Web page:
Four UCI social scientists are among UCI’s 19 faculty and resource center proposals receiving funding in response to a call aiming to understand: “Are We in this Together? Advancing Equity in the Age of COVID-19.” The awards are hosted by the Office of Inclusive Excellence Confronting Extremism Program, which seeks to forge dialogues and support inquiry and evidence-based practices aligned to campus values. Learn more about the social sciences projects below, and congrats to all funded researchers.

COVID-19 at the UCs: Mapping Inequalities and Advancing Inclusion for UC Students with Immigrant Parents
Laura Enriquez, Assistant Professor, Chicano/Latino Studies
Project lead with collaborating researchers Annie Ro, Martha Morales, Elisabet Barrios, Evelyn Sanchez and Mariel Calva

This project aims to examine how COVID-19 is disrupting college education and exacerbating inequalities among immigrant-origin students in the process. During the early phases of COVID-19, Enriquez and team fielded a survey of 2,400 UC students, split among undocumented students, U.S. citizen students with undocumented parents, and U.S. citizen students with legal immigrant parents. The researchers will now analyze this data to explore how students’ and their parents’ immigration status contribute to worse educational, wellbeing, and economic outcomes due to COVID-19. Findings will be featured in a UC-wide virtual townhall, and a UCI-hosted student art competition will solicit creative depictions of and responses to the research. Student art will be featured alongside research findings in pre-recorded mini-lectures made widely available for teaching purposes.

Orange County Community-Oriented Health Equity Contact Tracing (OC-CHECT)
Alana LeBrón, Assistant Professor, Chicano/Latino Studies
Project lead with collaborating researchers Sora Park Tanjasiri, Salvador Zarate, Abigail Reyes, John Billimek, Cynthia Haq, Daniel Parker, Jun Wu and Bernadette Boden-Albala

COVID-19 cases are concentrated in low-income communities of color, reflecting enduring structural inequities exacerbated by the pandemic. This project involves a community-academic partnership focused on ensuring that equity and community priorities are central to COVID-19 responses in Orange County, with emphasis on low-income communities of color. A central component of pandemic mitigation, contact tracing (CT), refers to a process through which persons who have come into contact with someone diagnosed with COVID-19 are identified, notified, contacted for medical assessment, and quarantined or monitored. This project – including community leaders and UCI faculty/staff representing multiple disciplines – will develop guiding principles for CT models implemented in Orange County, recommend strategies for tailoring CT to the local social, economic, and political context and community priorities; inform contextually- and culturally-sensitive CT curricula; and conduct health equity assessment of Orange County CT models. This project is significant in that the expected outcomes can help mitigate the social and health inequities of COVID-19 and underlying structural inequities for OC low-income communities of color. This CT model has the potential for translation to have a positive impact in other contexts, such as other California communities hit hard by COVID-19, UCI (e.g., resuming in-person teaching), and future pandemics or disasters. This project will strengthen UCI’s service mission by catalyzing the engagement of community leaders and UCI scholars to advance inclusive excellence in COVID-19 decisions and programs implemented in OC.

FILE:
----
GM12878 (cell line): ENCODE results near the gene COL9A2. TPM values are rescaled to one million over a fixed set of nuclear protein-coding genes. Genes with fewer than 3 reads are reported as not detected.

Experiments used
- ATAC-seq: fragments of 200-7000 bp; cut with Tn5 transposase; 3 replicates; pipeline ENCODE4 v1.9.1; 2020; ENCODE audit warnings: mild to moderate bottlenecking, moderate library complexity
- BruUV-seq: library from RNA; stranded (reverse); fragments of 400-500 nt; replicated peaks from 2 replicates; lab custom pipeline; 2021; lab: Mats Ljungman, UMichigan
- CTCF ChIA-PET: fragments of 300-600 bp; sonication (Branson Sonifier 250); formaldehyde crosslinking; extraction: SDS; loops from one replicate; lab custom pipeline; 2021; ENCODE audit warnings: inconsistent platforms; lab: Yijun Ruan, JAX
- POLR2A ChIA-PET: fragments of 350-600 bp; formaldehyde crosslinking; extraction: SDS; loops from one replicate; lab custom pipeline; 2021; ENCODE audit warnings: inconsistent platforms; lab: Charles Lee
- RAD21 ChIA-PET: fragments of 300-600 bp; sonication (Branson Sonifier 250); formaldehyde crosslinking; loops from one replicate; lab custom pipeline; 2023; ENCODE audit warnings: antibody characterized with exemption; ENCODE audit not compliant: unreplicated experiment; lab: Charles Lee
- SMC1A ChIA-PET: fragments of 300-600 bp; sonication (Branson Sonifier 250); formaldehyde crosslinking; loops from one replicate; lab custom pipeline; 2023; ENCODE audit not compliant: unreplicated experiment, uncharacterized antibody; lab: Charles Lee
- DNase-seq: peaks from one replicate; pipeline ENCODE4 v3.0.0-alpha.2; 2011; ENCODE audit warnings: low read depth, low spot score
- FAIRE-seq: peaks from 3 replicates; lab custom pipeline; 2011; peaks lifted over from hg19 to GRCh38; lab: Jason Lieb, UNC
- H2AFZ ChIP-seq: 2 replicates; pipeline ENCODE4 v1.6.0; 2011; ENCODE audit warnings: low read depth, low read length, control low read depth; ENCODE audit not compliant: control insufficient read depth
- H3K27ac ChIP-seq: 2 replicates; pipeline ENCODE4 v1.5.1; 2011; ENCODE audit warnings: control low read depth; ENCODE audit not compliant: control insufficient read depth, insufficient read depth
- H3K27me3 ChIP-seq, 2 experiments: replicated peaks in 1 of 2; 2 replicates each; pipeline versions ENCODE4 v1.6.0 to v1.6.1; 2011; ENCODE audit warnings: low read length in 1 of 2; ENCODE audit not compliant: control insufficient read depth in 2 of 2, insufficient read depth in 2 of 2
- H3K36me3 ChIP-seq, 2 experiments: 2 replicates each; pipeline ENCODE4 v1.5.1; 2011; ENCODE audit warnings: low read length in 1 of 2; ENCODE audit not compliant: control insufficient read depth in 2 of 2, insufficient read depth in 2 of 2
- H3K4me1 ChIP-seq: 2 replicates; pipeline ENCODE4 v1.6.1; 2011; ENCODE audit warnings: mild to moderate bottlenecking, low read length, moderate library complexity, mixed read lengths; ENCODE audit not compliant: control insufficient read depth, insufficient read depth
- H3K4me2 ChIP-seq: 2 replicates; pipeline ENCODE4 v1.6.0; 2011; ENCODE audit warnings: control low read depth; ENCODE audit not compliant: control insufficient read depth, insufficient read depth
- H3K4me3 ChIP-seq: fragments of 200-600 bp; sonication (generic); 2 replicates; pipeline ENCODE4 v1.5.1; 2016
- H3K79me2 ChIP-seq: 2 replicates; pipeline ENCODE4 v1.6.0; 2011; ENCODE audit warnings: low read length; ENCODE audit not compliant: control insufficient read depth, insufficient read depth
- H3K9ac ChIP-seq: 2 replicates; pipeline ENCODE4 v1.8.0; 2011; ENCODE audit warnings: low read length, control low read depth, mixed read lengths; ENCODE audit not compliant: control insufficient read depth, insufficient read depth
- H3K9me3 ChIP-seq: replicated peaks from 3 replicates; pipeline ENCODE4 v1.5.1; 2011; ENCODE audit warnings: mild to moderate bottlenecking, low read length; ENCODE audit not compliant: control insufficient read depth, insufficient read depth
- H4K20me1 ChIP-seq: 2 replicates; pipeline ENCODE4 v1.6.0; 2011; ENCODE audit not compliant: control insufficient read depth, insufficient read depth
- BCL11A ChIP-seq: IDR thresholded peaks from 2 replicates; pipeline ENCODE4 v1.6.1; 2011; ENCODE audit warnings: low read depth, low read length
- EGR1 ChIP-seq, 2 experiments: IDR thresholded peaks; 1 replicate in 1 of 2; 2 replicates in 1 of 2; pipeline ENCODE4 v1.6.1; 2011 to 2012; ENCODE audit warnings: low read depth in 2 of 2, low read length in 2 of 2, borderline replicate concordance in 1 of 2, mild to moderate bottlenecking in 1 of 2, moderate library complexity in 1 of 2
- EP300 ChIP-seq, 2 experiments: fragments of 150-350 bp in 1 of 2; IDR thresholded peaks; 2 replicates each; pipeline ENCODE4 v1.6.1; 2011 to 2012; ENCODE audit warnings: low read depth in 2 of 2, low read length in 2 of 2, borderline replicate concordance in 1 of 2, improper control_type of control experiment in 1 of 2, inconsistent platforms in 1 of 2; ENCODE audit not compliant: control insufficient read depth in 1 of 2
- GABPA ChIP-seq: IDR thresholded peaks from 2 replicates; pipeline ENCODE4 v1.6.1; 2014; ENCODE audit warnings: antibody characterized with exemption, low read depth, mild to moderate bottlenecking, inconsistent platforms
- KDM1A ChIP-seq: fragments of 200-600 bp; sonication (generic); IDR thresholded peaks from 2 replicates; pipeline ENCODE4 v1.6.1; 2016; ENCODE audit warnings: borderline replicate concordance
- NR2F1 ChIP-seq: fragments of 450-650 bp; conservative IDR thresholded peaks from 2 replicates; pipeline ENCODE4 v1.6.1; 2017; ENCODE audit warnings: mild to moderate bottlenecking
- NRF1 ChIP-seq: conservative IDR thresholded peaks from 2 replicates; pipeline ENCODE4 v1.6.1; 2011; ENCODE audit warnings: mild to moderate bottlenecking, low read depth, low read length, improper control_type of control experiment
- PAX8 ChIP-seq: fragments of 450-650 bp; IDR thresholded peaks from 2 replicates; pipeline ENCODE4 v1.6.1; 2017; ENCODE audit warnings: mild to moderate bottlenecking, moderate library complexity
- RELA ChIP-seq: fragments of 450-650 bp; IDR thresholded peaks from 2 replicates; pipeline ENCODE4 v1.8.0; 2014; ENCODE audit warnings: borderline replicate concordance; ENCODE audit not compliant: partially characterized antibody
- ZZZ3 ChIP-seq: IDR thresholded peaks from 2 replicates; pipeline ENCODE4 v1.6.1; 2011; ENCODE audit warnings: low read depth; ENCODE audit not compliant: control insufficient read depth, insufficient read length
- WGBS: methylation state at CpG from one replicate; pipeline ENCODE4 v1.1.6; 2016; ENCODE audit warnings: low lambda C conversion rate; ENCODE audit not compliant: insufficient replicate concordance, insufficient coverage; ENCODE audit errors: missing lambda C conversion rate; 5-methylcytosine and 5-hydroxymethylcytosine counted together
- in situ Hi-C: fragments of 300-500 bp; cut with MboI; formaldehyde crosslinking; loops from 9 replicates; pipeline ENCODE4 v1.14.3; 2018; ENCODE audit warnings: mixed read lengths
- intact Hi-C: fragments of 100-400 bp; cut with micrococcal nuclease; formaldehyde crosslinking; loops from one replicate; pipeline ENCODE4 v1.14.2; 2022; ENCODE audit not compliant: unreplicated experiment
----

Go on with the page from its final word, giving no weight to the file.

Facing Digital Extremism in a Pandemic: New Modules and a Digital Toolkit to Confront Disinformation
Bill Maurer, Dean, School of Social Sciences; Professor, Anthropology and Law; and Director, Institute for Money, Technology and Financial Inclusion

This project expands the online, open courseware course developed with last year by creating two new teaching modules covering new forms of racial intimidation and harassment online taking place during the pandemic and the new coalition of white supremacists, science denialists and anti-vaccine advocates, which is driving new conspiracy-oriented online content. The aim is to educate teachers, public health professionals and concerned citizens, as well as to inoculate students against digital extremism. It will also create a toolkit for developing novel online content for social media platforms so that people can create and disseminate their own positive messages around the pandemic, public health, vaccines, and inclusion.

COVID-19 Problem Definition and Agenda-Setting in the American States
Graeme Boushey, Associate Professor, Political Sciences and Director, Jack W. Peltason Center for the Study of Democracy

This project will explore how state governments have defined the problem of COVID-19 over time. Boushey will collect and analyze an exploratory data-set of state legislative committee hearings in order to identify trends in state-level issue attention to the COVID-19 epidemic. The research will produce new data on the ways that governments across the states have defined the COVID-19 problem, how problem definition and the generation of legislative alternatives have evolved over time, and how competing pressures to mitigate health, economic, and social threats of COVID-19 have shaped policy-making across different state governments. 
 

 

 

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